I’m new to the Holmes Murphy team, but I’ve spent my higher education career working on college campuses and for a men’s national fraternity in the prevention area, as well as speaking across this great country. Truth is…I love college students. When I was a college student — albeit decades ago — I was fascinated with the process of growing up, and I still have that same fascination and curiosity. I’m thrilled to have the opportunity with the Holmes Murphy Fraternal Practice to work with our fraternal clients to align philosophy, policy, and educational initiatives.

Recently, the Holmes Murphy Fraternal Practice sponsored a session at the Association of Fraternity Advisors Annual Meeting in Boston. Dr. Linda Langford presented to more than 75 fraternity and sorority headquarters staff members who work in the programming areas of leadership, prevention, and chapter education. I’ve known Dr. Langford for more than a decade, and she’s the smartest woman I know. For 90 minutes, she dropped some serious knowledge and I get the privilege of sharing some of her insights and thoughts.

College students are riskier than the general population, which results in fraternities being perceived as risky. There’s tons of research to support that. In the world of insurance, we have to understand that. In response to that, many headquarters have hired staff to serve in the role of prevention.

What is prevention? Well, Dr. Langford provided a great “outside-the-box” example. I’m going to do my best to mimic her on this one.

Let’s say you’re fishing next to a stream and someone falls in. Naturally, adrenaline kicks in and you pull them out. Moments later, someone else comes by, falls in, and, again, you pull them out. This pattern continues…which begs the question, “What’s happening?” So you take the time to walk upstream. There you see people clinging to branches over the stream, and you quickly work to help them out.  You continue your trip upstream, and you see a tiny, narrow bridge that is slippery with no rail. That’s where people are falling in. So you need to quickly head that way, respond, and intervene early — but you also have to repair the bridge to prevent people from falling in. By definition, prevention is the art of trying to get upstream and stop the problems from occurring by reducing risk factors and promoting protective factors.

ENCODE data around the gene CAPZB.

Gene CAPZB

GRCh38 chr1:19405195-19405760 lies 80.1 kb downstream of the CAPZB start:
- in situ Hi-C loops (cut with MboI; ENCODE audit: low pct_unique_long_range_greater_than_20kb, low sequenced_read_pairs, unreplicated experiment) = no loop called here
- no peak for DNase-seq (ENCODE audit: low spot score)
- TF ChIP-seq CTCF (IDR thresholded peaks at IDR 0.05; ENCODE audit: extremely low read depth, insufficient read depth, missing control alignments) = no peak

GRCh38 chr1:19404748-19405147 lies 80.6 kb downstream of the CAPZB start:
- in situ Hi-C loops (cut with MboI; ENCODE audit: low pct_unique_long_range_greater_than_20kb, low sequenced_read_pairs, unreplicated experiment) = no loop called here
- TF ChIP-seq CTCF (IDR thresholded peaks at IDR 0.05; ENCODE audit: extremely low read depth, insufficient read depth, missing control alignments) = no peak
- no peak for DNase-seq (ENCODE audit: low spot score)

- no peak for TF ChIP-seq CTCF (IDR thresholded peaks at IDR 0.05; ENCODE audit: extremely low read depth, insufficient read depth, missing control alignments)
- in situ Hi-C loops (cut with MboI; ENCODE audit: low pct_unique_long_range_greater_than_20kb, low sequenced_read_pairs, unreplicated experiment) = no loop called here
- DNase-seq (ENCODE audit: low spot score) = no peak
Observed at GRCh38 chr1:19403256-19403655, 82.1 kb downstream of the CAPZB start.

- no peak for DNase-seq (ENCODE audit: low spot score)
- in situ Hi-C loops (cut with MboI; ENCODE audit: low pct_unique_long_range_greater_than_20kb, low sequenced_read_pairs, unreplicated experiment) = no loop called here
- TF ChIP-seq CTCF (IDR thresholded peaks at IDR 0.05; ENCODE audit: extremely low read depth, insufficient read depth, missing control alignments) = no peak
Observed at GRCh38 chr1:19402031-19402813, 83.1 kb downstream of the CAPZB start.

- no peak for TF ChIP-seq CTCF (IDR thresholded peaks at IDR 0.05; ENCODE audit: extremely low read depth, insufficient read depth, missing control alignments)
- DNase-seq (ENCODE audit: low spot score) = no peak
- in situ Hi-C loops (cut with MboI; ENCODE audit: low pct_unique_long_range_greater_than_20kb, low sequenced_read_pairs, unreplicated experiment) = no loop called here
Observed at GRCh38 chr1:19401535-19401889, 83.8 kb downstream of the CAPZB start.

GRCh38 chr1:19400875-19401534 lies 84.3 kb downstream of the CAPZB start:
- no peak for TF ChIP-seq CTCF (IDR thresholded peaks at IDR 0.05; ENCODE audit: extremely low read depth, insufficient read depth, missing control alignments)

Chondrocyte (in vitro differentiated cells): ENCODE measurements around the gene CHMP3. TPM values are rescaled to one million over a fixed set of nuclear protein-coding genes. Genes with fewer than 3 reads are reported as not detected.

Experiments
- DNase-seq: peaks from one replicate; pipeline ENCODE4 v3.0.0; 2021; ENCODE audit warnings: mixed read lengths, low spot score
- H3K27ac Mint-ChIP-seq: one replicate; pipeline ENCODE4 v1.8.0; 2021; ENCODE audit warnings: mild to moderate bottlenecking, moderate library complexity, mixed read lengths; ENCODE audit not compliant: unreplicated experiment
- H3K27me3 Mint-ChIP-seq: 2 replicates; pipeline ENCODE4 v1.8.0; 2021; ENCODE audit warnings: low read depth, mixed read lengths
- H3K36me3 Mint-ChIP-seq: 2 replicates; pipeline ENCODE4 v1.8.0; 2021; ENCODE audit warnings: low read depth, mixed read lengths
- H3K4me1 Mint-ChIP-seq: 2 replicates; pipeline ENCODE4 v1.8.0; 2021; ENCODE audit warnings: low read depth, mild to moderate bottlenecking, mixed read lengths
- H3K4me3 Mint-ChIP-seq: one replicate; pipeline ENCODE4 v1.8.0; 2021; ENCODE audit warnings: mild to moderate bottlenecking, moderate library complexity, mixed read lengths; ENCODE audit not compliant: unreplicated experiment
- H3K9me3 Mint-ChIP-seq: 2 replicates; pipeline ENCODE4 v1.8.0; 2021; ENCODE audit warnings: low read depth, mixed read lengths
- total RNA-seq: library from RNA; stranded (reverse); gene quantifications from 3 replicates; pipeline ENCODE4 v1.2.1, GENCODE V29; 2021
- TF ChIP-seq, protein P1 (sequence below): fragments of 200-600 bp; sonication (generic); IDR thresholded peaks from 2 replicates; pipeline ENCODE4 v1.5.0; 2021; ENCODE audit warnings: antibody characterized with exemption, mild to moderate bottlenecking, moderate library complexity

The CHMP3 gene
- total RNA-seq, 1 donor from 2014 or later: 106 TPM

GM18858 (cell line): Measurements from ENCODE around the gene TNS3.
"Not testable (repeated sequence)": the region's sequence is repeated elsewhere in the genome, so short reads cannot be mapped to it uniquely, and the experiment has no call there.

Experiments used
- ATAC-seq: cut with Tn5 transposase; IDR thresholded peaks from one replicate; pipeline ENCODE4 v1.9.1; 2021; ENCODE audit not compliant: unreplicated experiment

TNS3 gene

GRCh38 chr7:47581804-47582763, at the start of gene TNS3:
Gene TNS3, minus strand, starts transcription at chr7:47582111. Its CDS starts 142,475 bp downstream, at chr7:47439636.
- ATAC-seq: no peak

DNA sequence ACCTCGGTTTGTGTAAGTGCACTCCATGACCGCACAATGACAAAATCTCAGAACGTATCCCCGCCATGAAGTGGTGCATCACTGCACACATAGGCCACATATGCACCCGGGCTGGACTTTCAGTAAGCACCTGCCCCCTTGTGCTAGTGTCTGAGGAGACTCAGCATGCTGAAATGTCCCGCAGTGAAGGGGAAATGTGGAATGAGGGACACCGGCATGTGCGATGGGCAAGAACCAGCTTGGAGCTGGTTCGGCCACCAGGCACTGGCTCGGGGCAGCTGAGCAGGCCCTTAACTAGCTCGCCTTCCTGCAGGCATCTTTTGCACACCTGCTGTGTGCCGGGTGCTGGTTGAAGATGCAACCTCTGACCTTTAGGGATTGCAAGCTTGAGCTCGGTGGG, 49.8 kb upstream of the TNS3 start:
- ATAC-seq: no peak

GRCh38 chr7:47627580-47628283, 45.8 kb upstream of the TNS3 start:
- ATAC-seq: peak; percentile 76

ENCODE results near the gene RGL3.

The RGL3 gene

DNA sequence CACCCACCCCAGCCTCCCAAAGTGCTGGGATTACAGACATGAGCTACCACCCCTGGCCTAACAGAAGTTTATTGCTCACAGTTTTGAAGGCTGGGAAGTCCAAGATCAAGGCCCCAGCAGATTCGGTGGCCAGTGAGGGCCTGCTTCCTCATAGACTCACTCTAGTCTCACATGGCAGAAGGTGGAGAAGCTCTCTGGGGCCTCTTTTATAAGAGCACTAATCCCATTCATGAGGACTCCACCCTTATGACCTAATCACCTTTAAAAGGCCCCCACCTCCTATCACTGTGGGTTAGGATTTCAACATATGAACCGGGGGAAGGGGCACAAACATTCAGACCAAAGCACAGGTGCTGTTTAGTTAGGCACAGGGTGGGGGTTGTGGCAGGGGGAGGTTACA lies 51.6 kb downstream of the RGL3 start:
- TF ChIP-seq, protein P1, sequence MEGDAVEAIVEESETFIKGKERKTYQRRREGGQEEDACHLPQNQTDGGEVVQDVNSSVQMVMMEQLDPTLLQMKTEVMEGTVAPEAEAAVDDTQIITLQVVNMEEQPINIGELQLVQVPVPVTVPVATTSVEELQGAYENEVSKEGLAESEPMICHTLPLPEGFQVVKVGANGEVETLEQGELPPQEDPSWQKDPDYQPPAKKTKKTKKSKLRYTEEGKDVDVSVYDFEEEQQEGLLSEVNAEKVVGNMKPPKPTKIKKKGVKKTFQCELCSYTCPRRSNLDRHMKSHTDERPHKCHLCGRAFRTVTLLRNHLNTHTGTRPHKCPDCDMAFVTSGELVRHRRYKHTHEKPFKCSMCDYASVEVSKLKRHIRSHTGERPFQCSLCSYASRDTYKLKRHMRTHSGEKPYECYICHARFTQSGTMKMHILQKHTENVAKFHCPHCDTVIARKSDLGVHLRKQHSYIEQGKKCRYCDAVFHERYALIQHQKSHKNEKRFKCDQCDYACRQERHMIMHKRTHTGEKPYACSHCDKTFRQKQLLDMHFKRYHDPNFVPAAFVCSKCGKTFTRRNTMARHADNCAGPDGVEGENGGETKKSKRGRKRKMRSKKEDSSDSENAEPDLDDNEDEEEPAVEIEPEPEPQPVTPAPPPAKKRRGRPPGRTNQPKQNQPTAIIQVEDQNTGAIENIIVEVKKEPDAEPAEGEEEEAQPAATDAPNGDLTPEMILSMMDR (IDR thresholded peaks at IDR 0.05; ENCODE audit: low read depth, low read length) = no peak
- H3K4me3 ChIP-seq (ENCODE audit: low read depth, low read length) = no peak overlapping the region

In all fairness, prevention is hard. It takes time and you have to ask some critical questions. What’s the problem we’re trying to solve? You must accurately identify the real problem…not the symptoms. When you put something in place to solve the problem, will it work? Is there any research or logic indicating your solution will fix the problem? Problems are complex with multiple causes. There’s no “one-size-fits-all” solution. The Public Health Model and Dr. Langford remind us to focus on the issue — in the example above it was the bridge, not the actual incidents that were happening — to solve the problem.

I’m grateful for my new role. Fraternity and sorority claims are a daily thing for our fraternal practice. How great is it they have an education group solely focused on avoiding claims…trying to move upstream? I’m really excited to be part of it!  I’m looking forward to the opportunities ahead, and I look forward to some bridge building with all of you in 2017!

If you have any questions for me now or just want to get to know me a little better, feel free to comment below or reach out to me directly. I’d love to hear from you!